Wednesday, June 03, 2009

Health Care Redux

I've been playing with this one too long, especially considering there is nothing complicated about the current health care "debate." The Obama presidency may come down to whether he can once again confound the forces of reaction and install an efficient, equitable, economical in the truest sense, and universal health insurance system. By now the only people who don't understand that such a program must operate under a broad public mandate--indeed, will ultimately have to take the form of a single payer plan--are, sadly, the antediluvian eejits who run the Congress and benefit largely from the largess of health insurance companies. Witness the Democratic Senator from Montana, Max Baucus, who boldly and forcefully told the advocates of a single-payer plan that he was wrong not to include them in hearings on health care reform but not to get in a huff about it because it is now to late in the legislative process to even consider such a novel idea, according the Dan Eggen in today's Washington Post.

This position is ultimately pinned to the Obama, who is said to have ruled out pushing for single-payer on the grounds that it is politically impossible. The Obama being the Obama continues to push for a public insurance plan that would compete against private insurers. They know full well that in an equal competition with a solid, well designed public health plan, they would soon go under or transform themselves into boutique additional insurers for the rich. That's why they were in Congress a month ago, when I started this blog, claiming that they needed a "level playing field." Well, you have to admire their corporate cajones, but really, does anyone other than a member of Congress or a distempered Republican believe for even a nanosecond that private insurers serve their clients and are good in any way, shape, form, or fantasy for health care?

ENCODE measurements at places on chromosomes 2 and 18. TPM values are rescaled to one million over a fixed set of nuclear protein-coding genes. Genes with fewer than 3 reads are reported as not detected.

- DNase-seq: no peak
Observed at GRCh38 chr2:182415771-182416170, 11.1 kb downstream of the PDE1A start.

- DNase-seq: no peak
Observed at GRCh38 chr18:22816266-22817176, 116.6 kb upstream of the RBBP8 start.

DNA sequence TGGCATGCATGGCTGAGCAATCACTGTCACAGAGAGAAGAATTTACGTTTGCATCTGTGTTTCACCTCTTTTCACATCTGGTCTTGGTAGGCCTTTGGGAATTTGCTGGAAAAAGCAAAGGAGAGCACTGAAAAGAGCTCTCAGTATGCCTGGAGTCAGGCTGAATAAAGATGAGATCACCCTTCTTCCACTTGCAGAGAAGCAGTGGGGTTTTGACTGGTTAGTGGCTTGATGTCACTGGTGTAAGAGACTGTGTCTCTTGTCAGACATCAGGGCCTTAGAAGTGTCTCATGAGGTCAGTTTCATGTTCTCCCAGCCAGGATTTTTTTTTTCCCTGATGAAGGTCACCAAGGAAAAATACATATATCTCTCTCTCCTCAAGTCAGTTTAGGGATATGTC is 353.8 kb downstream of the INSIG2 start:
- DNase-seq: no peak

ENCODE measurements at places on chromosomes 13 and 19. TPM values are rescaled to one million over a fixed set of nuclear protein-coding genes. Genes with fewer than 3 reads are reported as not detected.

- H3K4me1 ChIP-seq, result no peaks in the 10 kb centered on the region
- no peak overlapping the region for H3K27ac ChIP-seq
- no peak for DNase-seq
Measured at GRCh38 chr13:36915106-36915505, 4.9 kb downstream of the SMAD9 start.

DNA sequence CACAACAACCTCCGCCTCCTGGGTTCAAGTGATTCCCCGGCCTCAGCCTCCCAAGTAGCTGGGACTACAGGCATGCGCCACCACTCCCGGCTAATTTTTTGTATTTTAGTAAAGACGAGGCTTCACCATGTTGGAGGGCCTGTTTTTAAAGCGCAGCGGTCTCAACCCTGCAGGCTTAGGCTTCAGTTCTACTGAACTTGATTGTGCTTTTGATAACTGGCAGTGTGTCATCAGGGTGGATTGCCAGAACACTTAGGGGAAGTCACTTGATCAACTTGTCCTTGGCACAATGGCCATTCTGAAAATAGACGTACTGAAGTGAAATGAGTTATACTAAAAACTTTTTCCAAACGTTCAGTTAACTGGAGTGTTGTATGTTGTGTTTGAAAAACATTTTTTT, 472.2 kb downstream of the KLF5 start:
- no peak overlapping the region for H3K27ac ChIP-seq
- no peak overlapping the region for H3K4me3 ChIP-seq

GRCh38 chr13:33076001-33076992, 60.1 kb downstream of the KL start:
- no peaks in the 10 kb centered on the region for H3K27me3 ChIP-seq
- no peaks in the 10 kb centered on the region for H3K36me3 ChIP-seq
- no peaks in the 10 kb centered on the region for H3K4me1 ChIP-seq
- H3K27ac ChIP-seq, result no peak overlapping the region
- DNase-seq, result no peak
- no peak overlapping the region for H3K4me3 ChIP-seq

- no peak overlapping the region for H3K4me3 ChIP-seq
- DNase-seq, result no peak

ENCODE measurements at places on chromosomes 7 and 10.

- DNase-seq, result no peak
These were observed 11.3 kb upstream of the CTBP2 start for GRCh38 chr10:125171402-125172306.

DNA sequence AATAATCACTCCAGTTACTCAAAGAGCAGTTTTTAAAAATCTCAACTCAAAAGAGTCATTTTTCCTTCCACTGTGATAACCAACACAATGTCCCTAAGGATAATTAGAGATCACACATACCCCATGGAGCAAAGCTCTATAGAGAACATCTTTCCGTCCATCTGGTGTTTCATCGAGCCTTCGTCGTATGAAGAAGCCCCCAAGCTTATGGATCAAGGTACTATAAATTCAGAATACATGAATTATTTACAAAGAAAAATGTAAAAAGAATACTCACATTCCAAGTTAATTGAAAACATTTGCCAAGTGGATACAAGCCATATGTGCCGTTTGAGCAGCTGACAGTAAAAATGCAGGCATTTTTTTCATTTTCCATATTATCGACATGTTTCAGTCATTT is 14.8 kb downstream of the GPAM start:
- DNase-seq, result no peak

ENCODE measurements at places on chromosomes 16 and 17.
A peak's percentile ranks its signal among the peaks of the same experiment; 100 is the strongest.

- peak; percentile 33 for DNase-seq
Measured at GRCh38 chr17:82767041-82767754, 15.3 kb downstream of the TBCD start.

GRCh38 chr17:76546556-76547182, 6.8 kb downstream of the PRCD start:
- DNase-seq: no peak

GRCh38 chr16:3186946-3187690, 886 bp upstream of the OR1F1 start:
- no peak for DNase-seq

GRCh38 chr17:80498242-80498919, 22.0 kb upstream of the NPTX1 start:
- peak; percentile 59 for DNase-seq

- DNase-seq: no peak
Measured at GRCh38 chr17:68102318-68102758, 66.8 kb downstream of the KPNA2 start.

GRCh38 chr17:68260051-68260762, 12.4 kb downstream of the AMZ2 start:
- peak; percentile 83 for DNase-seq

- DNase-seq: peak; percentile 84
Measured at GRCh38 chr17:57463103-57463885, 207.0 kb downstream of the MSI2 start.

This non-debate is being carried out against GD2 [Great Depression Due], wth thousands of people a day losing jobs and what pathetic insurance they did have. Had Congress the courage to act for the good of he nation and its citizens rather than the profit of insurers--the most significant figures are the 60 to 70 percent hhe current insurance driven health care bureaucracy keeps for itself, meaning that no more than 40 cents of every health dollar actually goes to patient care, and that is probably optimistic--it would immediately vote for a single payer plan, recognizing that currently overtaxed Medicare keeps only 2 to 3 cents of every dollar for administration. We can't afford not to go down that road, but here we are, clinging to the hope that the Obama can get a good public option on the playing field, knowing that if he does there will be no contest.

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